Read John McDonnell MP, Shadow Chancellor of the Exchequer’s comments on climate change, the environment, and how a Labour government would radically transform the economy to tackle ‘our single greatest challenge’.
On climate change and the environment:
The failings of this economy – and economies across the world, after decades of neoliberal policy - stem directly from an approach to economics and economic policy that fixates on short-term returns, and misses the long-term damage.
I believe that approach is now exhausted whatever potential it once had. The countries and governments that cling to it, like this one, are tired and incapable of setting a new direction. They cannot hope to meet the challenges of the next century
It is the challenge of reconciling the extraordinary potential riches of our economy, and all of our people, with the constraints imposed on us by the planet we share. The United Nations Framework Convention on Climate Change conference continues this week in Bonn. We all welcome the international effort to reign in global carbon emissions.
International action is urgently needed, and Labour is completely committed to work with others to meet this country’s obligations. The expert consensus on climate change and our impact on the environment is absolutely clear. Unlike our current Environment Secretary we take these international obligations seriously.
This is an Environment Secretary who tried to remove climate change from the school curriculum when he was Education Secretary. An Environment Secretary who is notoriously suspicious of experts, and who has been part of a government that has overseen fracking across our communities, including in National Parks, and now illegal levels of air pollution that have escalated into what a Select Committee has called a ‘public health emergency’.
Labour are calling for the entire body of environmental EU law and treaty principles to be transferred to UK law. But the truth is that meeting these fundamental obligations will be a challenge. We can’t rely on marginal adjustments, or tinkering around the edges. It will require a transformation of our institutions and how our economies are run.
At the most abstract, the problem we face can be stated very simply. Every 1% added to global GDP over the last century has meant, on average, adding 0.5% to carbon dioxide emissions. As the size of the world economy has grown, so too has the pressure it places on our ecosystems.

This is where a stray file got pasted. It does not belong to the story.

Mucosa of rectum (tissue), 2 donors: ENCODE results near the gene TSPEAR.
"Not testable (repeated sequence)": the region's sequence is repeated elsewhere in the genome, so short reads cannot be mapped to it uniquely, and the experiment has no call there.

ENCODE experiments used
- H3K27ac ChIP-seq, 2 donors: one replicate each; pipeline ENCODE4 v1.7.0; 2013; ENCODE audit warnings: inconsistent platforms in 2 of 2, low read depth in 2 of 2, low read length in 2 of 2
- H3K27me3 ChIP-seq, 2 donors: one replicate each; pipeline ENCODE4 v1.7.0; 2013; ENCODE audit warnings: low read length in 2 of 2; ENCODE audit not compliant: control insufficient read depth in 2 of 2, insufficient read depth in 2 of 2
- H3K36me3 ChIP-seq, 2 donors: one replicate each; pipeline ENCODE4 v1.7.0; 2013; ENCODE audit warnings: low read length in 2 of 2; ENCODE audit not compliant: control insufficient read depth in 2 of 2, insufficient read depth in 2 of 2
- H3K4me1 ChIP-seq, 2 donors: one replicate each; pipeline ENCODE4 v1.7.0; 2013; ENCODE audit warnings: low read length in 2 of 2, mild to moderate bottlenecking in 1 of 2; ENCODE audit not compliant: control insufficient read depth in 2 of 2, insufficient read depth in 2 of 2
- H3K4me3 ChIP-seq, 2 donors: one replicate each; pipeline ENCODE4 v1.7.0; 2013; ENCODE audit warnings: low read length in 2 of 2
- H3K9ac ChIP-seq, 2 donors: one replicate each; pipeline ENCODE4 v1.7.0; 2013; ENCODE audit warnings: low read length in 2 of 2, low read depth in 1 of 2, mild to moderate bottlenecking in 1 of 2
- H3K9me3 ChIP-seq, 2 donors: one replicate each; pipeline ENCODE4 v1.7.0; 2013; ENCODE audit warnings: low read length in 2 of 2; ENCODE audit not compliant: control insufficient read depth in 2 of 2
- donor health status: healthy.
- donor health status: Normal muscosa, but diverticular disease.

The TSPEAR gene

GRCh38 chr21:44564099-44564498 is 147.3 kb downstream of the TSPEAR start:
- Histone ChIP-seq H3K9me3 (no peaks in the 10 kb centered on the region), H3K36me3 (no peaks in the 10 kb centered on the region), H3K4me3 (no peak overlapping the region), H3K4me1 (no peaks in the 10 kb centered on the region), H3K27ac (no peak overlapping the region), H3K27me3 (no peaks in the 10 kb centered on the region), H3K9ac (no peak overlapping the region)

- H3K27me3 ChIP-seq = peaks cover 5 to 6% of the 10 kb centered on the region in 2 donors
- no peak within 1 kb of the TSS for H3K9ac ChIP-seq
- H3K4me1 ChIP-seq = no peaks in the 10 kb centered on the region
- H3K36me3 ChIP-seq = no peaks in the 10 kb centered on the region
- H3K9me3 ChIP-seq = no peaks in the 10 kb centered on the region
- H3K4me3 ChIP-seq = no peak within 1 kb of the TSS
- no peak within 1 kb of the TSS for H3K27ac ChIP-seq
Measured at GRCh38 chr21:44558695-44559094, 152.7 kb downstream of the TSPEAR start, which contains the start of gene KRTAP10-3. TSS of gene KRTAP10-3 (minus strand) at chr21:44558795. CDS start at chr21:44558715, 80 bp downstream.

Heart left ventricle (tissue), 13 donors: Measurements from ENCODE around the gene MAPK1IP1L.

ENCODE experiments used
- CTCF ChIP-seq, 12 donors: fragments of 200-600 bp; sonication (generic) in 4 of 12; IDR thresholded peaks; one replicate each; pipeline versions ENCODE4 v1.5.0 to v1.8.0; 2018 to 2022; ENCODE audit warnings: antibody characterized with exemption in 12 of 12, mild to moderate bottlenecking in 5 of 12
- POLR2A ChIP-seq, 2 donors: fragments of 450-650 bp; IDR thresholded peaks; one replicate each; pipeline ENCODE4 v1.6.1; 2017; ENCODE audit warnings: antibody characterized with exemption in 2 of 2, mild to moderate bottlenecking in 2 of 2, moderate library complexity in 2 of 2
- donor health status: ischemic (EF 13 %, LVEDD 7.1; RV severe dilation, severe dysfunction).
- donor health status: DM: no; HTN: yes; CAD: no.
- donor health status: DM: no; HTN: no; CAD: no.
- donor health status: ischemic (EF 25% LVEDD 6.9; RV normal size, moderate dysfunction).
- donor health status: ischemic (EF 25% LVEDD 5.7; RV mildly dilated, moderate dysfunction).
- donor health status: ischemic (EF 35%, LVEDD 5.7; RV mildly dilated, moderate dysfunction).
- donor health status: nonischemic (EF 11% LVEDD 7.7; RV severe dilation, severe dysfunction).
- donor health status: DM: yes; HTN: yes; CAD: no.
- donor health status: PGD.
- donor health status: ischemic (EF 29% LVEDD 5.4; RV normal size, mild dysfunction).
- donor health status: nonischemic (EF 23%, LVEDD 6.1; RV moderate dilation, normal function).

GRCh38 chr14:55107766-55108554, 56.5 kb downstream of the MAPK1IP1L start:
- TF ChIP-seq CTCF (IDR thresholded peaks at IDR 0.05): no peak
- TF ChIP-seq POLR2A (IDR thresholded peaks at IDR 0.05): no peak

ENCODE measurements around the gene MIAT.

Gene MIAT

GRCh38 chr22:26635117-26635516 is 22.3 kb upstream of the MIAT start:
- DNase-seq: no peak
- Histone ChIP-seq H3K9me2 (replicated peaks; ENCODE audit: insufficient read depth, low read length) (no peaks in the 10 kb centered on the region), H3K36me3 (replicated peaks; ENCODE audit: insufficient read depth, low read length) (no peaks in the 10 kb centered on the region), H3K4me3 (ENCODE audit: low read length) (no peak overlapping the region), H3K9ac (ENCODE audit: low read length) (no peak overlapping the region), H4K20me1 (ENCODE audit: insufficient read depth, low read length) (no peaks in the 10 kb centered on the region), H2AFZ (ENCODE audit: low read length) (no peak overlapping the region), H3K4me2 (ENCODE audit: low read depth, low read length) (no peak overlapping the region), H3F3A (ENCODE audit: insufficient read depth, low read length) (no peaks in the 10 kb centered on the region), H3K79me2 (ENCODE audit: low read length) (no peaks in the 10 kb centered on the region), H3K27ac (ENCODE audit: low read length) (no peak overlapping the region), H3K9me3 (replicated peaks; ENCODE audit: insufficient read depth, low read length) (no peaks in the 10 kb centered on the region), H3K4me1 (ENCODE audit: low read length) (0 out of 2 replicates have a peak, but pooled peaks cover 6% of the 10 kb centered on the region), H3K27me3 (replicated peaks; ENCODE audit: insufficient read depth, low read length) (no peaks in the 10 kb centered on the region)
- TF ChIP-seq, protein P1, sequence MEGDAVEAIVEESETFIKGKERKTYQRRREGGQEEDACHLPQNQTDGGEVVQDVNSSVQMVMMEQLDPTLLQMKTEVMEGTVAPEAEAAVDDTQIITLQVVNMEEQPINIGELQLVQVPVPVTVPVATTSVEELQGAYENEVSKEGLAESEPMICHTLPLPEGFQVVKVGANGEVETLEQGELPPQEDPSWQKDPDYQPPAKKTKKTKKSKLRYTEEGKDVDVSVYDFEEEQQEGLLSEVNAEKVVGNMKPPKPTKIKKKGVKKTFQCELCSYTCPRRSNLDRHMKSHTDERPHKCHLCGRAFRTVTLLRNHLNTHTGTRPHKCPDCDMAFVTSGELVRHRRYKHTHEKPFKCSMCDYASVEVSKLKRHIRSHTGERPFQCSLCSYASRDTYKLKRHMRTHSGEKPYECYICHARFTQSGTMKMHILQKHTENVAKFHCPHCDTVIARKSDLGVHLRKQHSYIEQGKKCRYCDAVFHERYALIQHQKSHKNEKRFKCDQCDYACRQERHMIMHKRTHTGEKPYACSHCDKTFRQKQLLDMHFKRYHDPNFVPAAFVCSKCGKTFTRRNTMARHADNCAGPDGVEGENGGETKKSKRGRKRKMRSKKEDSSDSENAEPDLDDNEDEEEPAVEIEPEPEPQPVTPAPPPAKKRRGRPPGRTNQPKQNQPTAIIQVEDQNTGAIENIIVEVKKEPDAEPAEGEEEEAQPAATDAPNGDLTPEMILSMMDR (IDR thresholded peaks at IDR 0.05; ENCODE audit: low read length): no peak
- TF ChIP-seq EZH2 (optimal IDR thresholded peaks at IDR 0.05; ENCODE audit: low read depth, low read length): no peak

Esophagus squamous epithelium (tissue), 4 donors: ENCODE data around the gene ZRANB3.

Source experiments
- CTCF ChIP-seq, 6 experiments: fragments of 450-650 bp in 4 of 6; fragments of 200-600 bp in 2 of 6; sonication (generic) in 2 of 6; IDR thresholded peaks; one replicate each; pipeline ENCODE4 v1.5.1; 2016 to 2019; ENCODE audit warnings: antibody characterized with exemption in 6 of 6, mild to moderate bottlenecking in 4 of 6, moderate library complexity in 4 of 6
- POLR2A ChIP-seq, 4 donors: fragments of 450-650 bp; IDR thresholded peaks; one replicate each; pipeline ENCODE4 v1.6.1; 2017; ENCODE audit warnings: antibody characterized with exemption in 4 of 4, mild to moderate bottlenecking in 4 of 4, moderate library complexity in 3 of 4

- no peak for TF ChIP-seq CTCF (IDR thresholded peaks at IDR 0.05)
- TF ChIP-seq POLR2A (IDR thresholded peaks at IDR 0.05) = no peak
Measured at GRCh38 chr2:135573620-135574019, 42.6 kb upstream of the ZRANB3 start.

The consequences of that pressure are now becoming all too apparent. 2017 is likely to be in the top three of the warmest years on record. The other two are 2016 and 2015.
This isn’t only about climate change: other fundamental natural systems are at risk. One-third of the world’s soil has already been degraded. In the UK, the Committee on Climate Change estimate that 84% of our topsoil has been lost since 1850. At this rate of decay, the United Nations Food and Agriculture Organisation estimates that globe has only 60 years of farming left.
What biologists call the “sixth mass extinction event” in the Earth’s history is underway. Half the world’s species of wild animals have been lost in the last forty years.
And this pressure is growing rapidly. Of the total volume of carbon dioxide and methane emitted since 1751, half has been emitted since 1984. The impact of humanity on planet, accelerating since 1950, is now so pronounced that it is claimed we have entered a new geological age of the Earth, the Anthropocene.
Rapidly rising concentrations of carbon and other greenhouse gases in the atmosphere, deforestation and other habitat loss, and mass extinction are combining to put an end to the relatively mild climatic conditions humanity has spent most of its existence under.
Planetary change requires more than small-scale, marginal adjustments. It requires concerted, public action on a scale that meets the challenge.
As the IPPR's Commission on Economic Justice have argued, market-led approaches like carbon trading have failed to deliver. What we need instead is to take a radically different approach - repurposing old institutions, building new.
On Labour’s proposals for the Office of Budget Responsibility:
Over the last few years the Office for Budget Responsibility has established itself as an independent, authoritative voice on economic analysis. The next Labour government will guarantee and reinforce that independence by making the OBR report not to the Treasury but to Parliament.
We want thorough and genuine oversight of our own fiscal plans.We want the public, whether businesses or voters, to be absolutely confident that the public finances are properly scrutinised and managed. But more than this, we want to make sure our plans reflect our values.
We want a moral purpose to be brought into the centre of economic policy making We want to ensure that the overwhelming challenge of climate change is addressed from the very centre of government.
The next Labour government will therefore ask the OBR to include the impact of climate change and environmental damage in its long-term forecasts.
The Bank of England has already begun stress testing financial institutions for the ability to cope with climate change.
We need to take the same far-sighted view of the public finances. The public deserve to know what impacts we might expect on the national purse from the degradation of our environment.Sound, responsible economic management should already be accounting for this.
We'll make sure the OBR has the resources needed to produce the best available modelling of the economic impacts of the environment. And we will make sure not just the next Labour government, but future governments, will be absolutely committed to addressing our greatest single challenge.